Writing a scavenger hunt for Mystery Hunt is hard. Jen McTeague, Wil Zambole, and I all collaborated on this in an effort to make something thematic to the Hunt that was fun for teams to do for us (since this felt much more in the “do some things for us” scavenger hunt genre than the “bring us a lot of items” genre), but also fun/easier for us to evaluate for teams.
I have some larger thoughts about the Ubiquitous Mystery Hunt Scavenger Hunt I’ll save for another post, but I was really pleased with the positive feedback we were getting for this.
Lake Eerie: Trust Nobody
Mike Nothnagel and I have wanted to write a puzzle about WIDM for y e a r s, and I’m glad we finally got the opportunity, as well as that I got to mash it up with my love of Dutch’s weird false friends, since that fed nicely into the theme of the puzzle.
I really wanted to write something with Shai Nir Hana, so when he mentioned he had just seen Edgar Wright’s documentary about the band Sparks, I jokingly suggested we should write a puzzle with a bunch of Sparks audio clips where you had to determine, based on when it was released, whether Ron Mael’s mustache was a pencil mustache or a toothbrush mustache and use that as Morse. That wouldn’t have worked for a few reasons, but I really like the surreal photocollages he created for what we ended up with.
The Quest Coast: Magically Delicious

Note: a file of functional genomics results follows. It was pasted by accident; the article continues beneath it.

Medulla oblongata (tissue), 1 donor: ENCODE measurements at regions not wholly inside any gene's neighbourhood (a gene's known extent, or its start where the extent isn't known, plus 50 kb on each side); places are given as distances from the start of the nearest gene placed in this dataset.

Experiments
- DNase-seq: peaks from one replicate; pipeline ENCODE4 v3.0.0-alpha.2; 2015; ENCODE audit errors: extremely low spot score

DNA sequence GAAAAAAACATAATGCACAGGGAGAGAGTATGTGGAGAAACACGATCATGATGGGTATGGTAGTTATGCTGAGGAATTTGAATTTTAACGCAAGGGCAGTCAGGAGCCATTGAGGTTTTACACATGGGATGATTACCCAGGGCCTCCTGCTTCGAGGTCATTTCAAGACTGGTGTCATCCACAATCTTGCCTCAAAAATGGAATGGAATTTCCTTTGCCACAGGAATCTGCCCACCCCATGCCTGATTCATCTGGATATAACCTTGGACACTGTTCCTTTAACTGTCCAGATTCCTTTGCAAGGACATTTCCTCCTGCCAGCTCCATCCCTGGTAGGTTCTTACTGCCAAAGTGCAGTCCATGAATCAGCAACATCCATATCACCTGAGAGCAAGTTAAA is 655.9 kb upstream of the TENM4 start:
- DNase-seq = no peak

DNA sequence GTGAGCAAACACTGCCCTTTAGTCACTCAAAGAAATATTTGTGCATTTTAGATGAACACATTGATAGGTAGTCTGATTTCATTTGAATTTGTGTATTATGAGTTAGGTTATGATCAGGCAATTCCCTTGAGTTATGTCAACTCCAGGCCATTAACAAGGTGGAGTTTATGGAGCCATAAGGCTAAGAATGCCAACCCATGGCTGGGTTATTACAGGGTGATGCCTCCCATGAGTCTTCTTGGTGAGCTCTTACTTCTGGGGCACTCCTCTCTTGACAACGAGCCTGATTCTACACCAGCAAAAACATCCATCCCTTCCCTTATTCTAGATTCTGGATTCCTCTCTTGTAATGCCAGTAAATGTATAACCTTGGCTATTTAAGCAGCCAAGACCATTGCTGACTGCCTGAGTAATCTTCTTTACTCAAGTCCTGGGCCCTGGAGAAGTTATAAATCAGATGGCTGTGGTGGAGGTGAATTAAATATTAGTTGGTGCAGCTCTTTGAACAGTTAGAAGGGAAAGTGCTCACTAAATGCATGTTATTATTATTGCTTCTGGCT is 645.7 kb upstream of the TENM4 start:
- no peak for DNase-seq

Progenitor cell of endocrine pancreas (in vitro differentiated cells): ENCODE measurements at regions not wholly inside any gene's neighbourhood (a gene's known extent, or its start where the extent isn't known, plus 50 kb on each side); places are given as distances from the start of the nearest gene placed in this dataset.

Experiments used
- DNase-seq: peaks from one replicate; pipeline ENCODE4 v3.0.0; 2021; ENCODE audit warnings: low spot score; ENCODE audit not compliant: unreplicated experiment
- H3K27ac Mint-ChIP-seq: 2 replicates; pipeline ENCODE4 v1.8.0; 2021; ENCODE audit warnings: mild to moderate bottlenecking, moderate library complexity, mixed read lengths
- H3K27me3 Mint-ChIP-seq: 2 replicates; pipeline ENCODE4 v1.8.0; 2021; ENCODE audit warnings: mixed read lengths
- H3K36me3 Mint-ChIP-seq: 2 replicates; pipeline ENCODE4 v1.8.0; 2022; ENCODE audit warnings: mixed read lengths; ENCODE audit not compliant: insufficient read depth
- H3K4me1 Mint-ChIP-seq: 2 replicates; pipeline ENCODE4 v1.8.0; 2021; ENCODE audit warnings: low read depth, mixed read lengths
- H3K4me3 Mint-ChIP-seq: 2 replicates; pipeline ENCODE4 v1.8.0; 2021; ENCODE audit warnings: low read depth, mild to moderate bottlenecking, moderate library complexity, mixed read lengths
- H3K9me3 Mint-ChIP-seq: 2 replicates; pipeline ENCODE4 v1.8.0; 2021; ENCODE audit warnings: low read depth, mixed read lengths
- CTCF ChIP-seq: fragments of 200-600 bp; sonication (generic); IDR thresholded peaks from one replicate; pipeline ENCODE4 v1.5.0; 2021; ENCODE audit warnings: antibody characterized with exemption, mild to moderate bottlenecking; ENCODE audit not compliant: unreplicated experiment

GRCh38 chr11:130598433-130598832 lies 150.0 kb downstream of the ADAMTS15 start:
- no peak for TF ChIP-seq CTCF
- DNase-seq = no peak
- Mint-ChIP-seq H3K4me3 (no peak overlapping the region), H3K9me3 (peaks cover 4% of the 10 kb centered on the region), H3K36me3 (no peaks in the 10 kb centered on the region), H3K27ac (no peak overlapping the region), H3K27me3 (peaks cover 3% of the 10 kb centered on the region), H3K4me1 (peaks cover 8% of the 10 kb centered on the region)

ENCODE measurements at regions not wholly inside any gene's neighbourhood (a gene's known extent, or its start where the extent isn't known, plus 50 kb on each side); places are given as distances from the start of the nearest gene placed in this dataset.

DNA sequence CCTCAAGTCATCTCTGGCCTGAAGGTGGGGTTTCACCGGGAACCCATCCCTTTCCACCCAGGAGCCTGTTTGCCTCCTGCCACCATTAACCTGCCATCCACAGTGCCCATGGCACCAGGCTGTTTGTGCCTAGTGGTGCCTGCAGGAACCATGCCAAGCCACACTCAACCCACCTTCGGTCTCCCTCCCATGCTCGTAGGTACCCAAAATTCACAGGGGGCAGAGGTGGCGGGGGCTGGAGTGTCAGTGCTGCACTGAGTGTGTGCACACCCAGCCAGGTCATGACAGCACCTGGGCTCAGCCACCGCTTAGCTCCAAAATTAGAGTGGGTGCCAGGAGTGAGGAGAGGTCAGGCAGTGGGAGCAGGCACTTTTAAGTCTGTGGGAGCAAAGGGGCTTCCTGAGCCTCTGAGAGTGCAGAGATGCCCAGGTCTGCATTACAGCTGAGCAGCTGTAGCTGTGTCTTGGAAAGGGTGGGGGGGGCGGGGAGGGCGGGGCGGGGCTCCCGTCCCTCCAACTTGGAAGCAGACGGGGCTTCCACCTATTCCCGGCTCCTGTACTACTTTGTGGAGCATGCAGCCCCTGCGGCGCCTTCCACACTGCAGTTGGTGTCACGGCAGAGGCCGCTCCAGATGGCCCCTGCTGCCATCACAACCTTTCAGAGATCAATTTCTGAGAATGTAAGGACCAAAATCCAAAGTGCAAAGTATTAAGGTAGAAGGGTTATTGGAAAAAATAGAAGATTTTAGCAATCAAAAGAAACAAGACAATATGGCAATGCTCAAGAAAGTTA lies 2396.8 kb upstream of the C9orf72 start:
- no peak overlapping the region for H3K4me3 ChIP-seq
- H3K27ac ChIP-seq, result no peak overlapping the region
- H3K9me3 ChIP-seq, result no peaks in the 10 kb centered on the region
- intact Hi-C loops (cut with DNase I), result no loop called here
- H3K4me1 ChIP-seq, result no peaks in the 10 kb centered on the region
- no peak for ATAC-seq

If this had been a normal in-person Hunt, I would have written a puzzle where the answer was something like BRING BEN SMITH ONE DOZEN COOKIES, since I’ve built my reputation in Hunt as being Palindrome’s Cookie Guy. Obviously, this was not a normal in-person Hunt, so I channeled my love of cookies with a co-author into a logic puzzle.
New You City: ❤️ & ☮️
I assume any of my puzzle friends that saw this one open up knew exactly who had written it.
I have wanted to write a Eurovision puzzle for Hunt for about a decade. Because it’s such a rich dataset, I’ve also been very quiet about that. The structure of New You City is super fun, and I knew that if I wanted teams to send good pastiches, they needed to see the best, so the puzzle became a way to make sure teams watched Love Love Peace Peace before they sent us their videos.
Anyways, like I said, it’s a really good dataset, so I look forward to solving many more Eurovision puzzles to come.
New You City: My Dinner With Big Boi
One of the collaborators on Palindrome I really wanted to work with was Sandy Weisz. We kicked around multiple ideas this Hunt, many of which didn’t go that far, but once we needed to swap out an answer so that Book Reports could have it, this fell together really quickly and has a great performance by his daughter in the accompanying video.